Middle, high school student salmon contest
The Washington State Parks and Recreation Commission invites middle and high school students to enter artwork into a contest that features depictions of why salmon matter.
Entries, which may include drawings, paintings or other visual mediums, must be postmarked by April 30. Prizes include $100 for first place winners, $50 for second place winners and honorable mention for third place winners.
State parks will judge artwork on originality and aesthetic appeal, and will purchase winning entries for inclusion in a campaign titled Salmon Matter. As part of the campaign, a traveling exhibit will feature contemporary and historic photographs and the collected artwork to help educate the public about the many reasons why salmon are important to our region and to individuals in Washington state and beyond.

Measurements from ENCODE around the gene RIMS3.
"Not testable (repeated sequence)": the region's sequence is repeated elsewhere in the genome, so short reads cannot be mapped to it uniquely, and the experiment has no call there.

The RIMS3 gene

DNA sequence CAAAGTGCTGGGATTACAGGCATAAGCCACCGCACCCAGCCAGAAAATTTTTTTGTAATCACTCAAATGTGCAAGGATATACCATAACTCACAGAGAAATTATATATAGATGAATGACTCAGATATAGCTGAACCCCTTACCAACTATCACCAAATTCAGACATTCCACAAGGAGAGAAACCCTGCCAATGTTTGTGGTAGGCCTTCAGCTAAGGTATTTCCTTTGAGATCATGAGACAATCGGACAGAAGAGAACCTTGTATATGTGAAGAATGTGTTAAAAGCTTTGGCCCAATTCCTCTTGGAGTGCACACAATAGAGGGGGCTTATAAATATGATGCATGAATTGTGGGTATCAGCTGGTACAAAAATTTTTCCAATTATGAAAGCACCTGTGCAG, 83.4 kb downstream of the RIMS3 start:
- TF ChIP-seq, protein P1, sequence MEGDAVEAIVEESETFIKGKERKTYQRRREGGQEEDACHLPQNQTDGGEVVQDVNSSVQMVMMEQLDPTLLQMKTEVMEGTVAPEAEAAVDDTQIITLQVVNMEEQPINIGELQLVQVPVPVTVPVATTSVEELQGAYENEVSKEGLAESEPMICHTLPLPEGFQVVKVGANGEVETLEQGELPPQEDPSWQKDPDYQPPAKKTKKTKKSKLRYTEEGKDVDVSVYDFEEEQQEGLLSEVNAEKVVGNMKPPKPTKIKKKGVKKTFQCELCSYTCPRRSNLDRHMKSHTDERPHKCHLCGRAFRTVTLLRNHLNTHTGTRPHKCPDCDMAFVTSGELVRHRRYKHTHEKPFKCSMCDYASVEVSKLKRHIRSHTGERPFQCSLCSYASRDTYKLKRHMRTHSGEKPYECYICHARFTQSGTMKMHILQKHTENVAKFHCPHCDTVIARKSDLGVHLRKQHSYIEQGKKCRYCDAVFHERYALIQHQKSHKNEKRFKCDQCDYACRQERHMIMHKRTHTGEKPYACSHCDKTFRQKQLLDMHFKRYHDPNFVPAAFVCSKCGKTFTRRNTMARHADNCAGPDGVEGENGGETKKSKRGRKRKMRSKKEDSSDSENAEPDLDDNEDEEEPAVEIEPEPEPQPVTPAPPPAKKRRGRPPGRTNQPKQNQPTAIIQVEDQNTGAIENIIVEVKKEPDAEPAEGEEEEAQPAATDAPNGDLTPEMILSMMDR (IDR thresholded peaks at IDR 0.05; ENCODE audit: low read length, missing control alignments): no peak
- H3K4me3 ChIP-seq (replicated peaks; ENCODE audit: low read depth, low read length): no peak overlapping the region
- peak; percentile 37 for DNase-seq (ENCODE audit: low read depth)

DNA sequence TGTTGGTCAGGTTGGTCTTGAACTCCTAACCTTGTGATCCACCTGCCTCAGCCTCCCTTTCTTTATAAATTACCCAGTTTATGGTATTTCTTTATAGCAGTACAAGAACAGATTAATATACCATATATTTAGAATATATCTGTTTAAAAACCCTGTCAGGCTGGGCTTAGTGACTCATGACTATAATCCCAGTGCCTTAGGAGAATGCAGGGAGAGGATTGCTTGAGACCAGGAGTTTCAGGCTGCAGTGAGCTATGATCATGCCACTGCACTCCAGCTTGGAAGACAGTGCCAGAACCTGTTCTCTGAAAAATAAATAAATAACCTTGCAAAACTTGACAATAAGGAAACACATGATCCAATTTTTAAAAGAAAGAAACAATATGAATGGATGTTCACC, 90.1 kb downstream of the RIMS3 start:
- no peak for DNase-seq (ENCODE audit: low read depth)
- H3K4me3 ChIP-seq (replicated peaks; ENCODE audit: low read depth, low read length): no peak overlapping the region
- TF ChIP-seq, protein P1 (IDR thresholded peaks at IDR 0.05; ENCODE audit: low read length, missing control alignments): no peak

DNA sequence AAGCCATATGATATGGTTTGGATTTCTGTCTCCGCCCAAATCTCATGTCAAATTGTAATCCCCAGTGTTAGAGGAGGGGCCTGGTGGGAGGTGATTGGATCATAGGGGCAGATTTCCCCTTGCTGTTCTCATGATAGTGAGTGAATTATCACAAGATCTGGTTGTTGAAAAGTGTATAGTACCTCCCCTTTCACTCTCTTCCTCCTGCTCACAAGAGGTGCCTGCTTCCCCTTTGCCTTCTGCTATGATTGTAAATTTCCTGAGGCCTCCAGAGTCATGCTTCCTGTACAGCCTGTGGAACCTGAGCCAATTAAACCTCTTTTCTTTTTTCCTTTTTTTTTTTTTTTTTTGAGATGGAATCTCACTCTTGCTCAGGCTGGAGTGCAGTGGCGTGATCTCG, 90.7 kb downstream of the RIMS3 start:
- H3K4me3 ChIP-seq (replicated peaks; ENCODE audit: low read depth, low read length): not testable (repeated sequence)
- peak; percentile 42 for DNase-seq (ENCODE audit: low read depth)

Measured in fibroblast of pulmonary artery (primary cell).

All artwork entered into the contest also may appear on the state parks website at www.parks.wa.gov/salmon.asp and future interpretive projects.
�This is a fun way to reach out to young people and it serves as a great educational tool,� said Paul Stasch, coordinator of the state parks salmon recovery program. �After all, if salmon don�t matter, there�s little reason to save them.�
The Salmon Matter campaign is a cooperative effort with other natural agencies and educational programs, including the state�s Department of Fish and Wildlife, Department of Ecology and Department of Natural Resources and the Governor�s Council on Environmental Education, Governor�s Office of Salmon Recovery, Puget Sound Action Team, U.S. Army Corps of Engineers and U.S. Forest Service.
The state parks department is committed to the protection of natural resources such as Pacific salmon. The governor�s �Action Plan of the Statewide Strategy to Recover Salmon� identified state parks as the lead agency for salmon interpretation, as well as preservation and recovery of salmon populations within state parks properties.
For a copy of the contest application and rules, visit www.parks.wa.gov/salmon.asp or call 360/902-0931.